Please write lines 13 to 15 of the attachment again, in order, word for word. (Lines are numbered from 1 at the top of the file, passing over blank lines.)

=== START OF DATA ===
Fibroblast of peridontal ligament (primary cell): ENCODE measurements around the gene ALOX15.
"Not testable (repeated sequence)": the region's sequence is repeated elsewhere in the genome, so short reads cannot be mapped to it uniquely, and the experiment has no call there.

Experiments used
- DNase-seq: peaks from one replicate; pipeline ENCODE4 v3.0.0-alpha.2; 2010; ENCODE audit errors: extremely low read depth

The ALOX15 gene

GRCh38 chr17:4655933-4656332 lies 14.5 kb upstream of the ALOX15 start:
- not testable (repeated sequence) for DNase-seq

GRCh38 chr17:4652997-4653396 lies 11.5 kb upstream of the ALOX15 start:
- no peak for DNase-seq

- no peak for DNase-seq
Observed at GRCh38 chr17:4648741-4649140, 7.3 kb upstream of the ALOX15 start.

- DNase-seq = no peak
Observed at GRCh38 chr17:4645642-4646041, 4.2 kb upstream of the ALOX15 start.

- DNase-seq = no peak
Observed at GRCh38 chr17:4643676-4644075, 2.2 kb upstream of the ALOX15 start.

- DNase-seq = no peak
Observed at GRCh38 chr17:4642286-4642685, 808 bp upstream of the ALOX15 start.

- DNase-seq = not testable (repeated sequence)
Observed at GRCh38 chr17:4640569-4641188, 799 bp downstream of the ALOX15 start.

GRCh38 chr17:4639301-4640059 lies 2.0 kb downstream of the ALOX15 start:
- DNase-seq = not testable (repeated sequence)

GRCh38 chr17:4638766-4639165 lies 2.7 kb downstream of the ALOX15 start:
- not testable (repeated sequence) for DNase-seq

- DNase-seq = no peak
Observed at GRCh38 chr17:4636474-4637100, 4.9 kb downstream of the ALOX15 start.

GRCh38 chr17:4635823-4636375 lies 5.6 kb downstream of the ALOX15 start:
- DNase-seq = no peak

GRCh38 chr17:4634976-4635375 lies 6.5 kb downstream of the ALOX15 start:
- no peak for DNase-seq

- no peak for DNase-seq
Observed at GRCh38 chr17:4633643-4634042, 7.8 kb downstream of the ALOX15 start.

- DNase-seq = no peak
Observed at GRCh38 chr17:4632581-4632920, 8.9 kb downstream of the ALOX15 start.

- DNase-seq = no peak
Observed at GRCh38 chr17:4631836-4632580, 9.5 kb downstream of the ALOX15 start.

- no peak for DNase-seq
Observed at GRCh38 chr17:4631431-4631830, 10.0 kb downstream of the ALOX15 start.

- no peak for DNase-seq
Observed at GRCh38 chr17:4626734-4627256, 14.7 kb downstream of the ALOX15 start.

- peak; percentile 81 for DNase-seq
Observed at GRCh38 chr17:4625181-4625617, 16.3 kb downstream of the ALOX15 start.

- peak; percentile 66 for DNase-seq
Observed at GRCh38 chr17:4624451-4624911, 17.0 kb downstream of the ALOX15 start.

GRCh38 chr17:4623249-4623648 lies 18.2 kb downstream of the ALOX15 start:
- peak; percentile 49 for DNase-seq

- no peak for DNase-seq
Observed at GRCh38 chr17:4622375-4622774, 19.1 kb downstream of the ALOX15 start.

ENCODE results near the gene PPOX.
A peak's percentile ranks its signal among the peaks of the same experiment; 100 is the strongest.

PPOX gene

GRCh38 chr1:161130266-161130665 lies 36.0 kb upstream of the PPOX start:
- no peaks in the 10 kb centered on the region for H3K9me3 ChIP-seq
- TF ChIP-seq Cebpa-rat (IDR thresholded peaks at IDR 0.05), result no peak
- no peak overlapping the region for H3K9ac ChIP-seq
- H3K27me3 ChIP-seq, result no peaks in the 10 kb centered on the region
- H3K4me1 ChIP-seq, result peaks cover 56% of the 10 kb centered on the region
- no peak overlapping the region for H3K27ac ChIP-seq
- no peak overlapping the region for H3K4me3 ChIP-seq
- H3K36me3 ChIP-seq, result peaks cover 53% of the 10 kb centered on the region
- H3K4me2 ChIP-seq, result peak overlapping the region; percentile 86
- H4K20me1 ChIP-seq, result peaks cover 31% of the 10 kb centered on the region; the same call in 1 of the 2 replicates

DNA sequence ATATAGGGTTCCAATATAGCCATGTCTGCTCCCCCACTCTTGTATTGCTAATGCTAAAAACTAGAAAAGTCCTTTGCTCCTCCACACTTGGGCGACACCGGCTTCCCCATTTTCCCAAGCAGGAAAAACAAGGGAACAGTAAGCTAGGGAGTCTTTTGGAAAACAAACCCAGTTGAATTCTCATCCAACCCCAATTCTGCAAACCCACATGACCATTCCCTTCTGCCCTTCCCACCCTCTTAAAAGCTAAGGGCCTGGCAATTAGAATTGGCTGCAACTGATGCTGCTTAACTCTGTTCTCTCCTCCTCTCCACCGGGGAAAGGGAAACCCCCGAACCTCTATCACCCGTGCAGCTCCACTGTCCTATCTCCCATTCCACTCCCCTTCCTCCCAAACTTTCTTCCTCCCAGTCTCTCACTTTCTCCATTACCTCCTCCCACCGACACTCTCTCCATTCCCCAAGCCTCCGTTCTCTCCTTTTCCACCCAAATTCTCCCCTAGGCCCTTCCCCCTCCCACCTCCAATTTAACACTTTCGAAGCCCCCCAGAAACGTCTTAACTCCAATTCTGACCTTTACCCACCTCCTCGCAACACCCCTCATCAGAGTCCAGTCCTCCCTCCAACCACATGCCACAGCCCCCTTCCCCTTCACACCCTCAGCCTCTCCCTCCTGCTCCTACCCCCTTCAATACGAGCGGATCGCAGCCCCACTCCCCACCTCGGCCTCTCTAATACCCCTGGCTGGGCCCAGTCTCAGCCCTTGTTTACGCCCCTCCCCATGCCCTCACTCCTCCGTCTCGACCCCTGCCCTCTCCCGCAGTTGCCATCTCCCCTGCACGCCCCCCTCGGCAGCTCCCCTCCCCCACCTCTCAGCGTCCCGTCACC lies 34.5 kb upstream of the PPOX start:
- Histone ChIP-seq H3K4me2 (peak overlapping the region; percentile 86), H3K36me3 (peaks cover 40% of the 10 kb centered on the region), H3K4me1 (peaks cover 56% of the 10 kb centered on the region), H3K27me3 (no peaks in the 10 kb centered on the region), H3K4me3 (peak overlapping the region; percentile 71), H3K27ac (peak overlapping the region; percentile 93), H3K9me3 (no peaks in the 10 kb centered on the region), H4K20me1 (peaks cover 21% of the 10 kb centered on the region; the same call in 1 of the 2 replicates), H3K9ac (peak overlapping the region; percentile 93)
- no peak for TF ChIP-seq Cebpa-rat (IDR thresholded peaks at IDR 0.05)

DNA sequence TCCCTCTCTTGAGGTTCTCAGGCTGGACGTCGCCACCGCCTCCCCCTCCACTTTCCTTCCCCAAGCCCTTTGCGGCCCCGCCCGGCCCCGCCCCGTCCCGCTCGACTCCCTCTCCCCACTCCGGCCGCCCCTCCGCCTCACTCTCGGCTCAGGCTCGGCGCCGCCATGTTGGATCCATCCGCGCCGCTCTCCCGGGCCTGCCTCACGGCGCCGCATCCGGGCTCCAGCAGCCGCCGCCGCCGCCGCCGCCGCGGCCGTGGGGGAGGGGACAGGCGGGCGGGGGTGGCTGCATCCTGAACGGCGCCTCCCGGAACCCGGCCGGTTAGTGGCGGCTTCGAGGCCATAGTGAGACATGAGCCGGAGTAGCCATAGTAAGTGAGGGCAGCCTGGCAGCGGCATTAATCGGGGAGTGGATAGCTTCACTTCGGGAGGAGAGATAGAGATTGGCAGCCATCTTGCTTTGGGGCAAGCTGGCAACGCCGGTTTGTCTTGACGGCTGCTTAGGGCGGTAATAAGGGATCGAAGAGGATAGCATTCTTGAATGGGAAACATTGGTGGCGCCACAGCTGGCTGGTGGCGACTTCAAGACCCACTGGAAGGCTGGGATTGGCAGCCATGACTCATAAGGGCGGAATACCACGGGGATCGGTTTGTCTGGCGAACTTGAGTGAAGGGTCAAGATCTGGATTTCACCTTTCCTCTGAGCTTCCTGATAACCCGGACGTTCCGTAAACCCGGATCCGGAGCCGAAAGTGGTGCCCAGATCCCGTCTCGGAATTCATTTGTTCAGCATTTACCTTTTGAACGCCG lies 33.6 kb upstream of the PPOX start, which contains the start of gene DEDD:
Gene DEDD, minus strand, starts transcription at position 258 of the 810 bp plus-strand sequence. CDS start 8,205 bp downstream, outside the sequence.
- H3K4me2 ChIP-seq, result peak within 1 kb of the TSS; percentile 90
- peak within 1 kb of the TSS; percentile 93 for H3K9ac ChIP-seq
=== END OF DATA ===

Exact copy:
Observed at GRCh38 chr17:4645642-4646041, 4.2 kb upstream of the ALOX15 start.

- DNase-seq = no peak
Observed at GRCh38 chr17:4643676-4644075, 2.2 kb upstream of the ALOX15 start.